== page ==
Child Vaccinations during COVID-19

Why Waiting Can Do More Harm than Good

Parents may be reluctant to visit the pediatrician’s office during the COVID-19 pandemic. But if this means your child will be missing routine vaccinations, you should think twice, says Cynthia Roldan, M.D., medical director of pediatrics at Carroll Hospital.

“Not getting vaccinated not only puts a child at risk but puts other people at risk who are highly vulnerable to the disease, like newborns who have yet to be vaccinated or people who are immunocompromised,” says Dr. Roldan.

As we know from the urgency to create a COVID-19 vaccine, vaccinations are the best way to prevent someone from getting a disease. Vaccinations can protect children from polio, diphtheria, pertussis (whooping cough), rubella (German measles) and chickenpox.

“We have certain vaccines that are recommended at certain periods of time, and that’s because it’s when children are at higher risk for disease from those infections,” says Dr. Roldan.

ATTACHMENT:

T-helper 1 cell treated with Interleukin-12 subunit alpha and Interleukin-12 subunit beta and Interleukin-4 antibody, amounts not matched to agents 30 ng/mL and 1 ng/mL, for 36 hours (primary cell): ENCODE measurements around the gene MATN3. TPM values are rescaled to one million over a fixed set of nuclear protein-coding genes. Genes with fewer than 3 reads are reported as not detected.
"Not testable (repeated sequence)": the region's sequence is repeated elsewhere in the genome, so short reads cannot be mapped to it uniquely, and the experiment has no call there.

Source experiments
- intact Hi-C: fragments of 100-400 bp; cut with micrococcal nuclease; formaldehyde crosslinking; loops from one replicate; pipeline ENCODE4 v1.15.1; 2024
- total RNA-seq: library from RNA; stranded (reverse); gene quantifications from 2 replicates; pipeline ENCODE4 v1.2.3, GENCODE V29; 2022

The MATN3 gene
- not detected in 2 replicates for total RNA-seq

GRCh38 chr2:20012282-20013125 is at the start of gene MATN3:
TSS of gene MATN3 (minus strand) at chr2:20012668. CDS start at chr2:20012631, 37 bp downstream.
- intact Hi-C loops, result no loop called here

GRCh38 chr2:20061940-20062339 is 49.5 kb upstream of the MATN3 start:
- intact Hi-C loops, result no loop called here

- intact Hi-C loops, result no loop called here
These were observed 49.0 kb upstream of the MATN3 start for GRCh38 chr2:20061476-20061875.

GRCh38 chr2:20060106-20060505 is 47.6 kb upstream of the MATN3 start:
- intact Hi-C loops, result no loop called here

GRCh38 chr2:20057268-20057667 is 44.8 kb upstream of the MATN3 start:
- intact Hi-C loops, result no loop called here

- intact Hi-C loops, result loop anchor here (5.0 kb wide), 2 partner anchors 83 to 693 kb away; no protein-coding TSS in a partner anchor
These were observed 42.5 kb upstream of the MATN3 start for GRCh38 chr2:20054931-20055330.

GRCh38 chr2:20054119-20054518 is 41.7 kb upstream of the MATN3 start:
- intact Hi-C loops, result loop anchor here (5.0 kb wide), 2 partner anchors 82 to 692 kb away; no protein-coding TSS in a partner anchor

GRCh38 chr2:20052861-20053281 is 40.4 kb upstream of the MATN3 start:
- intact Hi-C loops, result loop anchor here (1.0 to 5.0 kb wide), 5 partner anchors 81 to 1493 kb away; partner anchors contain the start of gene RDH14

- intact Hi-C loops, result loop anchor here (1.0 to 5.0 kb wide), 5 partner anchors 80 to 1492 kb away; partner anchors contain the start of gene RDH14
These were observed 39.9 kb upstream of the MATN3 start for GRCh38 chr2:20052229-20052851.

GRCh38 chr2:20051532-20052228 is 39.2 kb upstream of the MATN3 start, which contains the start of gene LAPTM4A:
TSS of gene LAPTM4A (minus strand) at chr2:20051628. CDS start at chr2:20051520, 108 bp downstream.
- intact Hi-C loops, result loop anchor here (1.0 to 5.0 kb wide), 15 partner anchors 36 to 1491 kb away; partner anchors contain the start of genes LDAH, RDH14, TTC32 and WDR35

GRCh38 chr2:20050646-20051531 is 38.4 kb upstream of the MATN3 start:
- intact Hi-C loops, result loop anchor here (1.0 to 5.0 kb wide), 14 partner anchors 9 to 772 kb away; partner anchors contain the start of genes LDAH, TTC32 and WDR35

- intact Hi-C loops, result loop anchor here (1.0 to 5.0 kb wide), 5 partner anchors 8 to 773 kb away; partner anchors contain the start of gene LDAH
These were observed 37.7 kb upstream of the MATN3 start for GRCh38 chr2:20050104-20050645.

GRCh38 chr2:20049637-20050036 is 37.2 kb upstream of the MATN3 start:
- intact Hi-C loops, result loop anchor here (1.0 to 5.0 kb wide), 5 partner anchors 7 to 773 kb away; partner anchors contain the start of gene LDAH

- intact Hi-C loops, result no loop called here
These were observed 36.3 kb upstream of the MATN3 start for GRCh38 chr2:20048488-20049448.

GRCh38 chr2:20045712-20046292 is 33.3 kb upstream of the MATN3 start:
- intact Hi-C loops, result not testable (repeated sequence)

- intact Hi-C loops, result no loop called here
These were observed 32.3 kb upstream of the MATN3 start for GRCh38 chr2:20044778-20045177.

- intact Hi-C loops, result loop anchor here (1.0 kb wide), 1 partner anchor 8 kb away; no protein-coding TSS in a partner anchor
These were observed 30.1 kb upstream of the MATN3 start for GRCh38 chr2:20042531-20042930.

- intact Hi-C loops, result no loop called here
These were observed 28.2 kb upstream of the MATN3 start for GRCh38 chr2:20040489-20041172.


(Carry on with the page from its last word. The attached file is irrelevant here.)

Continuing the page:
Pediatricians’ offices all over the county have implemented various processes and are adhering to the Centers for Disease Control and Prevention guidelines to prevent the spread of COVID-19. This includes cleaning high risk areas, temperature checks for patients and staff, wearing masks and making sure that they limit the number of people in their waiting rooms.

So, if you are a parent or guardian, ensure your child is up-to-date with his or her vaccinations. Many diseases that still exist today can be easily prevented.

“Even though parents are probably thinking, ‘my child is healthy, they are not going back to school’, they need to get vaccinated. All vaccines are important,” says Dr. Roldan.

For more information, visit the American Academy of Pediatrics.

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